:D

mmd
08-26-2009, 04:30 PM
Damn. Now I'll never understand art. <sigh>

I guess I'll just buy pictures that I like - boats, mostly...

cs
08-26-2009, 04:43 PM
GOD what a HORRIBLE opinion :(

"If as Joe says he does great realistic paintings, than if he was at peace with himself than he might have stayed with the "norm"."

Simple words can not fully express or digest how as an artist, how aweful I find that sentence.

Stayed with the norm ?? The norm is SAFE the norm is boring, the norm is not what an artist every tries to achieve. The norm is a rut, a block, a place to move from. Pollack and ALL major movements in art that make them GREAT are because the broke from the norm. Otherwise all you would see in museums is hand prints on caves. Just cause it dosen't strike your fancy as normal does not mean it was because of Pollacks interpersonal life did not lend him to be NORMAL. Pollack was so secure in his art he moved from the norm to explore and define his own perspective. He was FAR from insecure regarding his work.

OMG I just cant even contribute to this thread anymore this perspective that Chad is putting out there offends me to much.

JimD is as close to understanding Pollack as anyone yet on this thread I will leave it to others to bring what he is about to light. With the above comments I cant even open this thread anymore.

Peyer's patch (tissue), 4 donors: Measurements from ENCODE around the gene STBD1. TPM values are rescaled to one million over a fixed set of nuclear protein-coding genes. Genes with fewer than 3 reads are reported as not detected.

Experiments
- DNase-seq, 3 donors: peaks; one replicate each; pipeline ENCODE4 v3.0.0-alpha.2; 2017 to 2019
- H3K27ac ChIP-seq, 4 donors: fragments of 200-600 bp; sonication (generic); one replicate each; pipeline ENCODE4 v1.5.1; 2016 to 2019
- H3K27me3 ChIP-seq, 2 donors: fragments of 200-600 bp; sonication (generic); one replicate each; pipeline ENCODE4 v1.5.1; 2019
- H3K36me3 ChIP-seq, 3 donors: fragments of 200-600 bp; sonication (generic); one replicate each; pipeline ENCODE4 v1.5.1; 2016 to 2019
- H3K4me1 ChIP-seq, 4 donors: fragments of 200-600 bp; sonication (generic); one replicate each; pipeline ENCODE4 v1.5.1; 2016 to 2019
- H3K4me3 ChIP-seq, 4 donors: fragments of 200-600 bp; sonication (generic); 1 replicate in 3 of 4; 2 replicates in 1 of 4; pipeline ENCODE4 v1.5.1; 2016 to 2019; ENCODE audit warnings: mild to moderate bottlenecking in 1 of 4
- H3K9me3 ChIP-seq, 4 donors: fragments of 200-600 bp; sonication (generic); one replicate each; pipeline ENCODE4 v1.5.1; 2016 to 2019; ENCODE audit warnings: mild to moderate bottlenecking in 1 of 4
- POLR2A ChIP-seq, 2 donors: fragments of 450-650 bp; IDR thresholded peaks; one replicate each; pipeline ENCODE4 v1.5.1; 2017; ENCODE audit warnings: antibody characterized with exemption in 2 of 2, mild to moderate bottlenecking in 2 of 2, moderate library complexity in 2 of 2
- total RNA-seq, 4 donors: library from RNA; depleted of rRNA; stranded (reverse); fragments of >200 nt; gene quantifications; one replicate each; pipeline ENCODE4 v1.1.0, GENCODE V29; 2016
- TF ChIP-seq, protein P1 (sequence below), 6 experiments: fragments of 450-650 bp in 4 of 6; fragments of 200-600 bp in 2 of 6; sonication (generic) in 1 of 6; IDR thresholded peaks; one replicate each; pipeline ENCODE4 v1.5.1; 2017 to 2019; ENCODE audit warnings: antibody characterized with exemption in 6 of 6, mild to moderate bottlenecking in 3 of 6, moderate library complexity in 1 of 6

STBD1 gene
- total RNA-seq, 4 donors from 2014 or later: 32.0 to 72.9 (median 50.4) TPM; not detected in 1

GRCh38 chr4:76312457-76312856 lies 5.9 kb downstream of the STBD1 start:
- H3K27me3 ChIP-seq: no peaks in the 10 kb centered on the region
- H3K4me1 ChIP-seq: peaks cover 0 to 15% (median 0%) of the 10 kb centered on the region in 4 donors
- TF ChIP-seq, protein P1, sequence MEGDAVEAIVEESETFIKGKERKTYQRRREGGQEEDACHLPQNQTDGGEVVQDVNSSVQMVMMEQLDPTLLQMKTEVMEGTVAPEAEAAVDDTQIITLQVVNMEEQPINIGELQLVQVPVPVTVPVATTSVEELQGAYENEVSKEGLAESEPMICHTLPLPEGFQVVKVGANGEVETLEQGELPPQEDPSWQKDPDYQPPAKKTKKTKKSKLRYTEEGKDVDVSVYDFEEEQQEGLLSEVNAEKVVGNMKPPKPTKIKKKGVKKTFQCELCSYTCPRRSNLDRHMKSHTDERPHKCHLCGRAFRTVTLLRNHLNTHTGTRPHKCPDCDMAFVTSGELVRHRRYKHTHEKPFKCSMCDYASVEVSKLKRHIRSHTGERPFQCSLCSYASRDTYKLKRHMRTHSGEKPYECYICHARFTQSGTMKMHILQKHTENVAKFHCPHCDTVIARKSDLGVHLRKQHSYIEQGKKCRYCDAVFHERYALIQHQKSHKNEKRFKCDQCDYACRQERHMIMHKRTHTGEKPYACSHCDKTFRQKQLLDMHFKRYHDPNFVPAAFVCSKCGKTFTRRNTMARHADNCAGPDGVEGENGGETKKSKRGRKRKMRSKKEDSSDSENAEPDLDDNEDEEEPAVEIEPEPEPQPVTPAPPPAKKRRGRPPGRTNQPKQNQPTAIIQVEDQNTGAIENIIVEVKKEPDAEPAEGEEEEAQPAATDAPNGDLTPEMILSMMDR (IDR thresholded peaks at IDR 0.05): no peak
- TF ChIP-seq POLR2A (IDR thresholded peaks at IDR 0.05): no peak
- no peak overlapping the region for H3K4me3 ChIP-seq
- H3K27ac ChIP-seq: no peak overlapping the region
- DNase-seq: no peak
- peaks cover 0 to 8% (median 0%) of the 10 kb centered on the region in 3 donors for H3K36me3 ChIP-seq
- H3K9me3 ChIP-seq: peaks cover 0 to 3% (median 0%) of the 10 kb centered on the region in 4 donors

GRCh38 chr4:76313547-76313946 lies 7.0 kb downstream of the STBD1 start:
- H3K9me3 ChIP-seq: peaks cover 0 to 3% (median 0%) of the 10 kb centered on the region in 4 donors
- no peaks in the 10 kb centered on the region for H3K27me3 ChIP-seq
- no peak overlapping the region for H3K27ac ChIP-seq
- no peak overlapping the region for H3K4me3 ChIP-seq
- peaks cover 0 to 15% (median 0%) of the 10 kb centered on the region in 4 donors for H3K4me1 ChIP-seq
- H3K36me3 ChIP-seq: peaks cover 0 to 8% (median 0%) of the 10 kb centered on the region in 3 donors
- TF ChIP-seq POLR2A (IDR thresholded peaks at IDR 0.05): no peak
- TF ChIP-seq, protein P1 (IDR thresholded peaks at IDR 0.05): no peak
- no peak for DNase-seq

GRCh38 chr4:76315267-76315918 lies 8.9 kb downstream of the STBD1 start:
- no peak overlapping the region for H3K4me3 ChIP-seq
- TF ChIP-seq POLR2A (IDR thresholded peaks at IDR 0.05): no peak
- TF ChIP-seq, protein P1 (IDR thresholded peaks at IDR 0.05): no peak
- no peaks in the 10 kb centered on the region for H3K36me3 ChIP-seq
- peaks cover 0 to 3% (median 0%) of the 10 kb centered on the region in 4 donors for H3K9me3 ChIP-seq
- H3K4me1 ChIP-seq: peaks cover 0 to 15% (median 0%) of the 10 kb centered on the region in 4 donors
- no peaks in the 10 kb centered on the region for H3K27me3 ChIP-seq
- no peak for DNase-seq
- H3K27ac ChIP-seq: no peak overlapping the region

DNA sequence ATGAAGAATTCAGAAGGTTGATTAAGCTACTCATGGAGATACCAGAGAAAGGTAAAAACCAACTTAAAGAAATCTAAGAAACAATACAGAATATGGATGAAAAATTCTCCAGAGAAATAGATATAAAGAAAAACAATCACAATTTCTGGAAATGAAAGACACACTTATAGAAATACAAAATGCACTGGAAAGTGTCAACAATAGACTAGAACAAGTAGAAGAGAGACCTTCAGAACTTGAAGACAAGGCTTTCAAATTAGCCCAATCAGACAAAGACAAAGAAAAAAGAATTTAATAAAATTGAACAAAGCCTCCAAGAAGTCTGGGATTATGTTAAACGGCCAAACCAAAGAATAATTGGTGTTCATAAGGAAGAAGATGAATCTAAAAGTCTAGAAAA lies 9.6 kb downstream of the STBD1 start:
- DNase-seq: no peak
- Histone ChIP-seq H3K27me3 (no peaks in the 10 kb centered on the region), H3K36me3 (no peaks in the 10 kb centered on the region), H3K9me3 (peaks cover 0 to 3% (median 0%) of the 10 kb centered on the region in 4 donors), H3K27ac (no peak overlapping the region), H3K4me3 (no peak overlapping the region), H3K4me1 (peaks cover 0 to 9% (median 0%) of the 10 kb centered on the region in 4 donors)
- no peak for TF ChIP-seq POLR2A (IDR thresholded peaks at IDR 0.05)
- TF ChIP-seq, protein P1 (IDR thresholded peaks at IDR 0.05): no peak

You would think that someone that claims to be so "artistic" would have a more open mind to others' opinions.

My point in that statement is that who we are today is a direct result of what came before. My stance is that if Pollock was content and happy with himself that maybe he wouldn't have went down the path that he chose. His chemical addictions made up a big part of who he was. Chemical addictions at that level tend to indicate a high level of insecurities and inner turmoil. I'm not saying his paintings were a direct result of being high or drunk, but rather his paintings expressed who he was. And who he was in part was defined by his problems.

Unlike some, I try and keep an open mind when asking questions and looking for answers.

Chad

JimD
08-26-2009, 05:09 PM
Y'know, I think there might be some middle ground ...

Of course there's some middle ground. Piles of it everywhere you look (or step). The great majority of us are quite content to be in the middle. But avante garde means leading edge, not middle of the road. It means pushing the envelope. Shall we stop here and turn around or go farther? Look at any other field of human endevour and ask yourself where would we be if our great thinkers and doers had said 'Ok, this is far enough. Let's stop here? These were artists who took it as far as it could be taken.

mmd
08-26-2009, 05:25 PM
Ahh, yes, pushing the envelope; stepping over the borders; going where no man...

However, just because you stepped over the boundaries and discovered new land doesn't mean that what you discovered is worth squat. New doesn't necessarily mean good. But I guess you wouldn't be able to make that value decision unless you have something to compare...